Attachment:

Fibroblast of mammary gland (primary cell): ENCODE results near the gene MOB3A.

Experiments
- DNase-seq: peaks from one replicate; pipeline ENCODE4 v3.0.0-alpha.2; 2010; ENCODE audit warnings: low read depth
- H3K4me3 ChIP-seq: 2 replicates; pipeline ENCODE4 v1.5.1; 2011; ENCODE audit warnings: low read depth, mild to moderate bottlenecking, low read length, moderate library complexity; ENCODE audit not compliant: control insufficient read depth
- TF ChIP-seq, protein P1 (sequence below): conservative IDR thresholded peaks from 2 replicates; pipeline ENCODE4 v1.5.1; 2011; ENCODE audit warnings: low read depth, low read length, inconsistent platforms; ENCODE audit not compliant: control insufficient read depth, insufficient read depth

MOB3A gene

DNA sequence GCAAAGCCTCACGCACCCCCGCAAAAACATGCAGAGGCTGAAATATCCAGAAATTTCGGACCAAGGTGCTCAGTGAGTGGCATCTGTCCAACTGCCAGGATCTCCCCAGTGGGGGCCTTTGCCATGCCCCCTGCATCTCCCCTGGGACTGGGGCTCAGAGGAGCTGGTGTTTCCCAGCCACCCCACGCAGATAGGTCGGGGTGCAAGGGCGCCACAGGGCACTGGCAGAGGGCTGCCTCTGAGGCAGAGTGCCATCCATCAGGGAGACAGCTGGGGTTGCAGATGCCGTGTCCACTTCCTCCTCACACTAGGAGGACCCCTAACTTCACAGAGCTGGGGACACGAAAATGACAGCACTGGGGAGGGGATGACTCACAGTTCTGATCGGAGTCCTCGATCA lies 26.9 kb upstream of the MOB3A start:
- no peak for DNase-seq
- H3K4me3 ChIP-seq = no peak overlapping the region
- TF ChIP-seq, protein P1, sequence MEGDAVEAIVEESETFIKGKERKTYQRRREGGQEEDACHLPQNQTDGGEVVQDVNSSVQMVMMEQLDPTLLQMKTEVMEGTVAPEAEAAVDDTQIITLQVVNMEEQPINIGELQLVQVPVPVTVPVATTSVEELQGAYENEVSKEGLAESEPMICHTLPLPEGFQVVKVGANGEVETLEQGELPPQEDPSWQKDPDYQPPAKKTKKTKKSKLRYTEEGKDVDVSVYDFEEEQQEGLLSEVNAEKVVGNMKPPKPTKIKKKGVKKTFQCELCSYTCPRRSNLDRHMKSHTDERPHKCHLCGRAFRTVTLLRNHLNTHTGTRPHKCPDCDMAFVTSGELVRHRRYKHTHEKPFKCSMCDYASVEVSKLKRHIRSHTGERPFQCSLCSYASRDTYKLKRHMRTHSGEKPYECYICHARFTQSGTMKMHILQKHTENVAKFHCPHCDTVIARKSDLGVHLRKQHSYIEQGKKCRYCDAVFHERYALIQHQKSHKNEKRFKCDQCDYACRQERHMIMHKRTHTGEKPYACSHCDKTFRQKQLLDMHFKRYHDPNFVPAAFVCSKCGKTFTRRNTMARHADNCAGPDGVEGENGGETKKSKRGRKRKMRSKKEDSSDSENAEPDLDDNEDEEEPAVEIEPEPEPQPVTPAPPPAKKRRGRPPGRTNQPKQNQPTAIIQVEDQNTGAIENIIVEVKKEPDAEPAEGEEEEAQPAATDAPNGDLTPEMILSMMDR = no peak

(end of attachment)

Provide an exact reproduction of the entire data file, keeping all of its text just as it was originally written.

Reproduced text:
Fibroblast of mammary gland (primary cell): ENCODE results near the gene MOB3A.

Experiments
- DNase-seq: peaks from one replicate; pipeline ENCODE4 v3.0.0-alpha.2; 2010; ENCODE audit warnings: low read depth
- H3K4me3 ChIP-seq: 2 replicates; pipeline ENCODE4 v1.5.1; 2011; ENCODE audit warnings: low read depth, mild to moderate bottlenecking, low read length, moderate library complexity; ENCODE audit not compliant: control insufficient read depth
- TF ChIP-seq, protein P1 (sequence below): conservative IDR thresholded peaks from 2 replicates; pipeline ENCODE4 v1.5.1; 2011; ENCODE audit warnings: low read depth, low read length, inconsistent platforms; ENCODE audit not compliant: control insufficient read depth, insufficient read depth

MOB3A gene

DNA sequence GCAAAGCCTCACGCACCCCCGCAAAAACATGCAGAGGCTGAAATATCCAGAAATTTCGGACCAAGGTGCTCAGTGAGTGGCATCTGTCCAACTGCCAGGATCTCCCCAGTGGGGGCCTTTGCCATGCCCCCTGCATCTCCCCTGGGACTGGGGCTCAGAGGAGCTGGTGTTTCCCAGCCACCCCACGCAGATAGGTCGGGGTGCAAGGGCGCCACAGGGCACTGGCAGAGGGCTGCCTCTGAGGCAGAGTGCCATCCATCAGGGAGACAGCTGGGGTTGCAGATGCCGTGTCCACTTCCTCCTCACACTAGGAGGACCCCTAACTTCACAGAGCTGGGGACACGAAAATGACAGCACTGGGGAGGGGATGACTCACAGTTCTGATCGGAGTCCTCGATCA lies 26.9 kb upstream of the MOB3A start:
- no peak for DNase-seq
- H3K4me3 ChIP-seq = no peak overlapping the region
- TF ChIP-seq, protein P1, sequence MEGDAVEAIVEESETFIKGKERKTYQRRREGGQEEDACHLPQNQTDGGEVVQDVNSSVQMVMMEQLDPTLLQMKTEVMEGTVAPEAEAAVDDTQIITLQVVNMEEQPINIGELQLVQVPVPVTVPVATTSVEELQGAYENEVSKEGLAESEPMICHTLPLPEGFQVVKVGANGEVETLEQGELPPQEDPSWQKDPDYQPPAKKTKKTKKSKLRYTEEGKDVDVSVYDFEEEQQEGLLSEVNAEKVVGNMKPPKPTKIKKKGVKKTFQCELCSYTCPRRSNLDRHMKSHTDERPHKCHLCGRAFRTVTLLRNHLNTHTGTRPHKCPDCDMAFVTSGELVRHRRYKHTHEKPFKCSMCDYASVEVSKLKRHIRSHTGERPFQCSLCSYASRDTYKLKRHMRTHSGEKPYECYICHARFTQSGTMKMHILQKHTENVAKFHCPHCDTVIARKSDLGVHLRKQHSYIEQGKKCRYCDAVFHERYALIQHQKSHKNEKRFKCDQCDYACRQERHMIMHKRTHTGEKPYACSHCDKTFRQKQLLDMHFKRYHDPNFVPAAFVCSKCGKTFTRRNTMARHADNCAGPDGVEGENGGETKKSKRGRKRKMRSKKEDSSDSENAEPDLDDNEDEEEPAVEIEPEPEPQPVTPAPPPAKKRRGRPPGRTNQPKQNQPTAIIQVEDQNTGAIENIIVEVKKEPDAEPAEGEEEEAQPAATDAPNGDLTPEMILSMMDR = no peak